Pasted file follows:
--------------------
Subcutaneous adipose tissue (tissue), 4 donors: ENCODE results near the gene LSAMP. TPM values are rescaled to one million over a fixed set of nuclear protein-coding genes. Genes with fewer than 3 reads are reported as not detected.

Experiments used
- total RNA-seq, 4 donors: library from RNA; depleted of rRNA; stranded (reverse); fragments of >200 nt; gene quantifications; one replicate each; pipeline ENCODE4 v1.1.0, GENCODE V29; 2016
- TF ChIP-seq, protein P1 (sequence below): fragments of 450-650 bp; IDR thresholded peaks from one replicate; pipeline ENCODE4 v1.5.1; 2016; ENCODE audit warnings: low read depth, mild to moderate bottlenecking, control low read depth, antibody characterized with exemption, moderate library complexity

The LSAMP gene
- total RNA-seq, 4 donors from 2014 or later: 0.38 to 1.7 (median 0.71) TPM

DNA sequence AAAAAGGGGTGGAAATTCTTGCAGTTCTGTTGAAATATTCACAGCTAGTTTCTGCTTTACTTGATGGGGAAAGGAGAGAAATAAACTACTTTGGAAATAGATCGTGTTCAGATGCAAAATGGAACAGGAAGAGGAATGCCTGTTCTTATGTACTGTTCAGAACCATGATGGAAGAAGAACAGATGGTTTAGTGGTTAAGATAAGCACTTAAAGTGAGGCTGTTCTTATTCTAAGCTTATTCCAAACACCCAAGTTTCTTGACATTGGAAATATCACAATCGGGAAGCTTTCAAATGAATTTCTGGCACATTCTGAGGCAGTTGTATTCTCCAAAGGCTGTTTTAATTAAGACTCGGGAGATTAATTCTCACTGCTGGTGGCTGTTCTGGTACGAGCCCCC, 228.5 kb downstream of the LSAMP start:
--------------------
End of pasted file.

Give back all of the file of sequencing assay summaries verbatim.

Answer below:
Subcutaneous adipose tissue (tissue), 4 donors: ENCODE results near the gene LSAMP. TPM values are rescaled to one million over a fixed set of nuclear protein-coding genes. Genes with fewer than 3 reads are reported as not detected.

Experiments used
- total RNA-seq, 4 donors: library from RNA; depleted of rRNA; stranded (reverse); fragments of >200 nt; gene quantifications; one replicate each; pipeline ENCODE4 v1.1.0, GENCODE V29; 2016
- TF ChIP-seq, protein P1 (sequence below): fragments of 450-650 bp; IDR thresholded peaks from one replicate; pipeline ENCODE4 v1.5.1; 2016; ENCODE audit warnings: low read depth, mild to moderate bottlenecking, control low read depth, antibody characterized with exemption, moderate library complexity

The LSAMP gene
- total RNA-seq, 4 donors from 2014 or later: 0.38 to 1.7 (median 0.71) TPM

DNA sequence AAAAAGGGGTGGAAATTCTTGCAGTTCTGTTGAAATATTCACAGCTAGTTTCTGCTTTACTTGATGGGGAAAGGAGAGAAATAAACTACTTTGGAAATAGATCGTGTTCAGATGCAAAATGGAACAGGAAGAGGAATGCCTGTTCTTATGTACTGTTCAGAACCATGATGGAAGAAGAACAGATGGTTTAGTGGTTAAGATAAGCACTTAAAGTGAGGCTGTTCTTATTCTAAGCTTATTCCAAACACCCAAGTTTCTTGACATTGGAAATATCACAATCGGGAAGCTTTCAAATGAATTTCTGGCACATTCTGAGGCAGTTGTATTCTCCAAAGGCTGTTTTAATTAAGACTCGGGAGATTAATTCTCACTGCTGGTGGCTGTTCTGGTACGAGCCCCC, 228.5 kb downstream of the LSAMP start: